What could be better than delivering renewable electricity to the world’s poor? Doing it efficiently for incredibly low costs.
Inventor John Paul Morgan may just have achieved both.
Back in 2007 while working in the African Congo, Morgan watched “water mamas” lug heavy pails of water to and from the local hospital for patients.
Realizing that stable electricity could pump water for them for a few dollars a month, Morgan installed solar panels on the roof of the building. The water mamas could finally take a rest.
He then set to work streamlining our very concept of home solar panel design.
Rather than expensive mirrors, prisms, glass lenses and tellurium, Morgan’s invention, the Sun Simba, is built from methyl methacrylate, a common plastic polymer used in extra-durable windows and hockey rink enclosures.
The panels are slimmer, low-key and incredibly cheap to produce. Where other manufacturers drop $200 million on a solar panel factory, Morgan’s costs ring in at just $25 million.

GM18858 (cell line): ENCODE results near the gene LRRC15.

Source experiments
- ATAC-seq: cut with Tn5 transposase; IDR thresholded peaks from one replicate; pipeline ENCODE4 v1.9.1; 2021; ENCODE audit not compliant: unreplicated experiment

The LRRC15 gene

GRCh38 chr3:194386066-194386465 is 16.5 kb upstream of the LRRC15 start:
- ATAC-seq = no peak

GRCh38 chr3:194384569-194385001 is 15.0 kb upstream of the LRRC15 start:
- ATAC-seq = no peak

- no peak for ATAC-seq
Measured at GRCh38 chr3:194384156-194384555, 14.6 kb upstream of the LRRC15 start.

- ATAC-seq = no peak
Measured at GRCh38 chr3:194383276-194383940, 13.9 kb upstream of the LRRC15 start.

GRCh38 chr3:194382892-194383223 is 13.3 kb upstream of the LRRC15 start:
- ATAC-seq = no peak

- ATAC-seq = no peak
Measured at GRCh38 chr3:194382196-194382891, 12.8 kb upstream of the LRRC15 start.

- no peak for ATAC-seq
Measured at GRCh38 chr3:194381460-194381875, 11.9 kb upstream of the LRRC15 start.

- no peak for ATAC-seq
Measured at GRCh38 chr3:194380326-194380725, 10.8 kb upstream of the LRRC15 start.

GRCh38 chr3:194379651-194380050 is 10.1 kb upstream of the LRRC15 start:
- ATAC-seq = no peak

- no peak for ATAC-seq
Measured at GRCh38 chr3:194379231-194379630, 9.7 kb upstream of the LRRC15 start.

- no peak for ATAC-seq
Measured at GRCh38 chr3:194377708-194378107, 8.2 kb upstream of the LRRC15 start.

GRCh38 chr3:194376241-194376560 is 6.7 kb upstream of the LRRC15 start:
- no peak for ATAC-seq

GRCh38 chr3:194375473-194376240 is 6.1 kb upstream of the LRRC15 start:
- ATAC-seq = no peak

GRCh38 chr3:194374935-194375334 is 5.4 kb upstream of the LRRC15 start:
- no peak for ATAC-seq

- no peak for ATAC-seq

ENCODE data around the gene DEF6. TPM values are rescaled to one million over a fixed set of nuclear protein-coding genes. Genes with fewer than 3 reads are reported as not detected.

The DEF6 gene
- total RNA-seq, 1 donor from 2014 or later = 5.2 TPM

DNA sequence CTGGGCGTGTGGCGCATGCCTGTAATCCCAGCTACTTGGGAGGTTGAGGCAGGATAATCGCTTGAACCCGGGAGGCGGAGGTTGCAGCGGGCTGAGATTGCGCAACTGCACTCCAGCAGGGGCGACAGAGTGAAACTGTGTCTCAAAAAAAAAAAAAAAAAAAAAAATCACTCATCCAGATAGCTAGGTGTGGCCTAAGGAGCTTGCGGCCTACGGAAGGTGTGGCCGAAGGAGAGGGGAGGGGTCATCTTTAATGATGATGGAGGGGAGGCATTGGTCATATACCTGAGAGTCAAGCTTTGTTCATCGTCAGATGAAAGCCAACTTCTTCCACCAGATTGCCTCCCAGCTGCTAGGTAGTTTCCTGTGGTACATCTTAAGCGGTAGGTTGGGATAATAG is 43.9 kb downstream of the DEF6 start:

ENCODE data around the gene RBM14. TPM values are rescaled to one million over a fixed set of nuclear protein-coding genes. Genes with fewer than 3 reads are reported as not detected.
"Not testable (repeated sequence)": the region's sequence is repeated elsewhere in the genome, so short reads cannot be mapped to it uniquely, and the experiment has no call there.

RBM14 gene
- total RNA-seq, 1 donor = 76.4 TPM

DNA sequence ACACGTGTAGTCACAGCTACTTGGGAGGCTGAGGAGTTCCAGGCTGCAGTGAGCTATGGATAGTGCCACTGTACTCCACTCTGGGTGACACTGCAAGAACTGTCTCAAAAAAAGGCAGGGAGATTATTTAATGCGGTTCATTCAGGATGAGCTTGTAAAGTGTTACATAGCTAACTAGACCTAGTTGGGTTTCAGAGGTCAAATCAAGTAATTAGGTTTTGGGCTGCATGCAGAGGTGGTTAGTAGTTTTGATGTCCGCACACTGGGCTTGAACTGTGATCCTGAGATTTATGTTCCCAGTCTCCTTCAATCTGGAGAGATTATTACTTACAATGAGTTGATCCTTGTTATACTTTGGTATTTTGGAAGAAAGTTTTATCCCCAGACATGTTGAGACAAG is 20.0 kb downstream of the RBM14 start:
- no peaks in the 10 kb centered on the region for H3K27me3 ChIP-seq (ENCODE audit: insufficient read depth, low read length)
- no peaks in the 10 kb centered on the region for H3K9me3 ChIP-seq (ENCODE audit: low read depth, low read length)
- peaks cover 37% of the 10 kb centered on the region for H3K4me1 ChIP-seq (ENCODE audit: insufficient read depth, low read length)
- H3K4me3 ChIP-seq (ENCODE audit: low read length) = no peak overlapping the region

But low cost doesn’t mean low quality. Conventional solar panels produce electricity at 17% efficiency (and that’s the very best of them), but Sun Simba panels have achieved an astounding 25% efficiency in field tests.
“Just four of our panels would offset the consumption of a typical American home in a year,” he said.
Together with his brother, Nicolas, the two founded Morgan Solar Inc. in Toronto, Canada. They’ve raised over $13 million in private and public funding to date.
Morgan Solar even received an investment from Spain’s Iberdrola SA, the leading renewable energy utility.
What’s the motivation in all this? To give those in developing countries a chance at sustainable life.
Without centralized electric grids, power is scattered and rarely accessible in rural communities. By making it possible to build local solar plants there, Morgan Solar could power off-grid villages and provide new worlds of opportunity for the residents.
“The bigger goal behind bringing electricity into these places is to enable people to pursue more valuable work,” Morgan says. “I believe lower-cost electricity is going to make the world a better place, and it’s the only thing worth devoting my life to.”
Brittany Mauriss is an editor and resident solar expert at GreenMarketing.TV, the green entrepreneur’s source for start-up ideas and insightful interviews with the industry’s top thinkers. She also specializes in solar financing and blogs over at EntrepreneursforaChange.com.